by Hugh Hunter
Now into its third full season at the historic Sedgwick Theater, Quintessence is currently staging a stunning revival of Jean Anouilh’s “Antigone” (1943), an adaptation of the great Sophocles tragedy.
It is the aftermath of civil war in Thebes. King Creon orders that the dead rebel Polynices be left to rot on the battlefield. But Polynices is Antigone’s brother; she defies Creon on grounds of religious piety and plots to arrange a burial.
Without changing the story’s main plot and denouement, Anouilh does radically change the play. The result at Quintessence is a production that owes as much to the humor of Moliere as it does to Sophocles.
One of Anouilh’s script revisions is the one-man Greek chorus. John Williams is charming and comical in the role, popping up to give us blasé lectures on the concept of tragic fate. Then the chorus figure has a change of heart, jumps into the story and begs Creon to stop the impending tragedy!
In a more droll way, Sean Bradley is equally hilarious as Jonas, the guard who arrests Antigone. Jonas is an everyman character, a person who just wants to get ahead in the world.
Craven, brutal or kindly as his changing circumstances require, Jonas is really just a specimen of “the mob” that Creon talks about, a force that needs to be controlled for the good of the state.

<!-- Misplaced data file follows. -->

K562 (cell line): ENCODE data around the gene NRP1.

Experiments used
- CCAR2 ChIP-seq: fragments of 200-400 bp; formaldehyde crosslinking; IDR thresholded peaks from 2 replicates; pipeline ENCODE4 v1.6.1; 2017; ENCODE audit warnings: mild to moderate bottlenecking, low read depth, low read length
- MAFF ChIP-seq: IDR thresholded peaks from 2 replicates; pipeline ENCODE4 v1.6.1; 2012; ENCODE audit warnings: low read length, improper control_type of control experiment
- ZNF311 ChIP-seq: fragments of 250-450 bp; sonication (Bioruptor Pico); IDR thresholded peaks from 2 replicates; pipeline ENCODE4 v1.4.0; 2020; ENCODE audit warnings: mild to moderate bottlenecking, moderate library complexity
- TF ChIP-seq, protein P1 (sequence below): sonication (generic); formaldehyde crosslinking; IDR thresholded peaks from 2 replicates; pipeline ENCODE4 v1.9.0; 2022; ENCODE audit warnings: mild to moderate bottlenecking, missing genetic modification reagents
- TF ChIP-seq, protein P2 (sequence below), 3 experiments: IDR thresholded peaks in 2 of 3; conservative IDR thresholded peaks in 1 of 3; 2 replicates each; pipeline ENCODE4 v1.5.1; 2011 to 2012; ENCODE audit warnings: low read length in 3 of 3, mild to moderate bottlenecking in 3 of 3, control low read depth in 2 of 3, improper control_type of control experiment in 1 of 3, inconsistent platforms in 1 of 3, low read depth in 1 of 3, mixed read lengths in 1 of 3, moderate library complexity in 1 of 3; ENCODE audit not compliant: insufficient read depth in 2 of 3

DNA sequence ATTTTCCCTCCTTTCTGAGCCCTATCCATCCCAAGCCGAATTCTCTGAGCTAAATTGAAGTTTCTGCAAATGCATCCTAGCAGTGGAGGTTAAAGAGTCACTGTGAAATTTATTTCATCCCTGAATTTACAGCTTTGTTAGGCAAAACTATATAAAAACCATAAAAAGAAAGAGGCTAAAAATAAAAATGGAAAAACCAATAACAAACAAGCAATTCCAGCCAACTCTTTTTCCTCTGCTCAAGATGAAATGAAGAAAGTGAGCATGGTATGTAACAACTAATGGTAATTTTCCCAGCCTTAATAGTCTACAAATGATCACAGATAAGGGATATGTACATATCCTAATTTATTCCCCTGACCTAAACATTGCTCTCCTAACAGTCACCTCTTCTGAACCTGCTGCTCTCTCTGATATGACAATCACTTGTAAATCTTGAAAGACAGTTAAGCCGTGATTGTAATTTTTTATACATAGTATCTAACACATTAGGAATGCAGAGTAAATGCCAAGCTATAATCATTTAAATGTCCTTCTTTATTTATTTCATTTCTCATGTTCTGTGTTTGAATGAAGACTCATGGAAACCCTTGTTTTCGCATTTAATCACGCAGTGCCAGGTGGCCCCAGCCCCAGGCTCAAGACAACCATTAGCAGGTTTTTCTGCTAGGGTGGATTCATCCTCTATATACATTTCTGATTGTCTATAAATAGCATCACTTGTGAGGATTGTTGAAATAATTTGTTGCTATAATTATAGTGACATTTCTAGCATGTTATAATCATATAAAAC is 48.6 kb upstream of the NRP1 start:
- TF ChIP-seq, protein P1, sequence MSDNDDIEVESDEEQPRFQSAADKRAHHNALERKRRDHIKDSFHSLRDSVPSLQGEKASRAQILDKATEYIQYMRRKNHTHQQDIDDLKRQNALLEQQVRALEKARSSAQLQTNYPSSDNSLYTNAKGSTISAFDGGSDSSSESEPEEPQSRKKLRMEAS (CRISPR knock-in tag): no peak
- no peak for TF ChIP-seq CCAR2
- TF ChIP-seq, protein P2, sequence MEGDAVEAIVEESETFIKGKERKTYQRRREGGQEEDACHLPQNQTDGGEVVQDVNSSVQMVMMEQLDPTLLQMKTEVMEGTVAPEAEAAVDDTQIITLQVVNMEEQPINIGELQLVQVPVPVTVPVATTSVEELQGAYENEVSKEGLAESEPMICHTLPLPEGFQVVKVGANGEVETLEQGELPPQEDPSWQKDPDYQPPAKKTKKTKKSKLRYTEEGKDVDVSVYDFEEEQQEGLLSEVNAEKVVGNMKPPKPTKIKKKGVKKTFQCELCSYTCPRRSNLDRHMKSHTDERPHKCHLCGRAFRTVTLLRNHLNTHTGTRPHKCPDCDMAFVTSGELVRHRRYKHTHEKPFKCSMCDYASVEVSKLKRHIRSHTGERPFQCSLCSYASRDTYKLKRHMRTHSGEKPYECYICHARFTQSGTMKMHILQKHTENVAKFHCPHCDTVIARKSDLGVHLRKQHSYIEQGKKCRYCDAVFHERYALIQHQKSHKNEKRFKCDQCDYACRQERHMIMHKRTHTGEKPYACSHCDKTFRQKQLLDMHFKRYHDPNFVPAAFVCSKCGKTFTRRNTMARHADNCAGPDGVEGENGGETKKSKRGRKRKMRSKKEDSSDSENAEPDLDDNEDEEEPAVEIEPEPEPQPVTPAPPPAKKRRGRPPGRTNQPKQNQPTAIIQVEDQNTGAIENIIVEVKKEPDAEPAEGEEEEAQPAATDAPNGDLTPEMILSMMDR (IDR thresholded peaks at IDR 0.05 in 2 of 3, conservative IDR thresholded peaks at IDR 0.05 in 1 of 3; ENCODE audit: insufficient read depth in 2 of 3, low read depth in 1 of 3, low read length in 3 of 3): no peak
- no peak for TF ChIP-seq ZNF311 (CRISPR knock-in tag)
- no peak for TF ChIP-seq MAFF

The achievement of Anouilh’s “Antigone” is that the comical smallness of these figures does not diminish the tragedy. To the contrary, the comedy makes the conflict between Antigone and Creon seem still more significant.
Directed by Alexander Burns, the production is spare in its use of light and sound, but when these assets are used, the effect is startlingly dramatic, reminding you that the characters are living within the grip of a great imperial state.
Lavita Shaurice shines as Antigone. The more Creon tries to dissuade her, the more insistent Antigone becomes. At the end, Shaurice’s eyes seem to explode as Antigone descends into a virtual madness of youthful idealism.
Robert Jason Jackson is wonderfully imperious as Creon. Unlike the Sophocles character, this Creon has no “tragic flaw.” Creon knows who he is, a practical man of honor who does what he has to do to keep order and sadly lives with the consequences.
“Antigone” was staged in 1944 and was widely seen as a commentary on the Vichy regime. Some saw Antigone as a symbol of the French resistance. Some did not like the sympathetic portrayal of Creon and accused Anouilh of being a Nazi sympathizer.
I see the play as being something larger, a unique comment on the conflict between idealism and practical need. More than anything, Anouilh transforms the Sophocles play into a “Hegelian Tragedy,” in which both parties are right and unable to compromise.
Sedgwick Theater is located at 7137 Germantown Ave. “Antigone” will run through March 25. Tickets available at 1-877-238-5596.
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